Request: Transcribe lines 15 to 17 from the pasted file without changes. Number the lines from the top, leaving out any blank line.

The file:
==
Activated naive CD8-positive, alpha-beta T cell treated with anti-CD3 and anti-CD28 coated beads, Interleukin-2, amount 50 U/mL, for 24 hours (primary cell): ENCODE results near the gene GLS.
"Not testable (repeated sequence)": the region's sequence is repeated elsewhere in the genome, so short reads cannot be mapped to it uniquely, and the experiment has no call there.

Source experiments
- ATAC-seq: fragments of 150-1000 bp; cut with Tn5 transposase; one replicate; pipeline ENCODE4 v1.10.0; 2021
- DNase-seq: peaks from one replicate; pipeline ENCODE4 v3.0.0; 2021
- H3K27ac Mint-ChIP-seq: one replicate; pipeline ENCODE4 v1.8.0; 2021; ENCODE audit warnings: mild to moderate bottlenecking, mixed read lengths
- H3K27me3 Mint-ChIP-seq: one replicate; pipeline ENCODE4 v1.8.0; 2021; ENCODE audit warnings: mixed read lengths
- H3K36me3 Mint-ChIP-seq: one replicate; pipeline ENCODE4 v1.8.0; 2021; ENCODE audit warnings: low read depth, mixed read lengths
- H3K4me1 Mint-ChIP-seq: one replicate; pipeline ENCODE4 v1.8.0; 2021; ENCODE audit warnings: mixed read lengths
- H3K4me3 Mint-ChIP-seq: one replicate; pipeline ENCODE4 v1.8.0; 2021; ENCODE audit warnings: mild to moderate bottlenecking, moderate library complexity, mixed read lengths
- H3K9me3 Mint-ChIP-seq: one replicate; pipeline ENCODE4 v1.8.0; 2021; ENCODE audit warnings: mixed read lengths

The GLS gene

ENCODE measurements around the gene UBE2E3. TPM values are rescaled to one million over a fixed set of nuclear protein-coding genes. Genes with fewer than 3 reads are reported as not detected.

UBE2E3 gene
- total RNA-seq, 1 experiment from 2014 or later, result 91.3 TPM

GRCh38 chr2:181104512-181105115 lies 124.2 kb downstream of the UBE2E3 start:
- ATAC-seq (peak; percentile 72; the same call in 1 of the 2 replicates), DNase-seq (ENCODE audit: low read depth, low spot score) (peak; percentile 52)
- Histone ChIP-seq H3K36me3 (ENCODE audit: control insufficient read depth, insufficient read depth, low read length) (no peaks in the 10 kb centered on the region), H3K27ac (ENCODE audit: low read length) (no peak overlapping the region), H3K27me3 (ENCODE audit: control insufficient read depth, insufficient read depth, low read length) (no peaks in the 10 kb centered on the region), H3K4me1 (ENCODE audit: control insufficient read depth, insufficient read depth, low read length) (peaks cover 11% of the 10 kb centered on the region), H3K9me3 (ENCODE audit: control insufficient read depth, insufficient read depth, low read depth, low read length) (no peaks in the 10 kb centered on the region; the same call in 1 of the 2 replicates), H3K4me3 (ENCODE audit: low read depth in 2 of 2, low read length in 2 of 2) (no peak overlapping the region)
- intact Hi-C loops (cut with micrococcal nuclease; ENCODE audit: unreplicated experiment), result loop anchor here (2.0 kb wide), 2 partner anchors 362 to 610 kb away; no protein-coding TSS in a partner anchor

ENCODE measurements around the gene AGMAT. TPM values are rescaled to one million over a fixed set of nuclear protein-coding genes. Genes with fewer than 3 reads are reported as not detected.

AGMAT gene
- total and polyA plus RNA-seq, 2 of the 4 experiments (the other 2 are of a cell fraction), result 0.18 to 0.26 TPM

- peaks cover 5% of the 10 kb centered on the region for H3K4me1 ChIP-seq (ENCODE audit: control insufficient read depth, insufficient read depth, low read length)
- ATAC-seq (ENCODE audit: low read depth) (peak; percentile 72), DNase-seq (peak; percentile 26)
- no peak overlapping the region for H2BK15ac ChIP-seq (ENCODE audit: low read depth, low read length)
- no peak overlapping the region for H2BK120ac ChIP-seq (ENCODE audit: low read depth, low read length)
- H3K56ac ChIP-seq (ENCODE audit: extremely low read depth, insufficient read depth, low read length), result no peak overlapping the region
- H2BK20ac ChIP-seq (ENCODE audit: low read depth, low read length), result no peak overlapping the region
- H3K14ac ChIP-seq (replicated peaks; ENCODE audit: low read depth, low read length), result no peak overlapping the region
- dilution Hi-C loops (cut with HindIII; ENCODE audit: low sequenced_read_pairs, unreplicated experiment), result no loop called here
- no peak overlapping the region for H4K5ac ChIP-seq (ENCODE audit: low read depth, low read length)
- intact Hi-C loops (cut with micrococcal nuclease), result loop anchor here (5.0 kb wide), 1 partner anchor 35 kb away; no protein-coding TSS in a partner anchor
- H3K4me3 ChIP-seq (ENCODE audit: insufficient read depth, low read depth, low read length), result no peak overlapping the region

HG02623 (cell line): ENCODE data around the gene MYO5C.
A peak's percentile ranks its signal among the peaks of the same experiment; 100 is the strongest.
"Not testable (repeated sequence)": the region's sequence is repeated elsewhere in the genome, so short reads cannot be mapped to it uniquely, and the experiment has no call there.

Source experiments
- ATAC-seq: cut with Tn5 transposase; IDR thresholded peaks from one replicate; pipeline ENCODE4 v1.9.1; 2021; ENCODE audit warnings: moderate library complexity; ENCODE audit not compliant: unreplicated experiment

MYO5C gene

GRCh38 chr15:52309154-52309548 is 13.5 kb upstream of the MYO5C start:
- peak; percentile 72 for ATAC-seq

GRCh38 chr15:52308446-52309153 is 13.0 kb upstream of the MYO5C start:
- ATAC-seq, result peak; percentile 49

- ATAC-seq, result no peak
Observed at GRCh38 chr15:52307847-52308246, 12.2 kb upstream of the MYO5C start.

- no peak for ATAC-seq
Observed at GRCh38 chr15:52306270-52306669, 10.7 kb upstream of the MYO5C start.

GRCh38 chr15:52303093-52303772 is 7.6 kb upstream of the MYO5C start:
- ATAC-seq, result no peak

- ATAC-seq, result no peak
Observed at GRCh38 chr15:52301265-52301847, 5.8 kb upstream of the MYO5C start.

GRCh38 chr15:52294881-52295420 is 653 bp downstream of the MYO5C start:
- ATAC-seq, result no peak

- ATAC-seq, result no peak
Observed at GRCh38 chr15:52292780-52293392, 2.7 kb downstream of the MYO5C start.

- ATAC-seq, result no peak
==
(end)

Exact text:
- total RNA-seq, 1 experiment from 2014 or later, result 91.3 TPM

GRCh38 chr2:181104512-181105115 lies 124.2 kb downstream of the UBE2E3 start:
- ATAC-seq (peak; percentile 72; the same call in 1 of the 2 replicates), DNase-seq (ENCODE audit: low read depth, low spot score) (peak; percentile 52)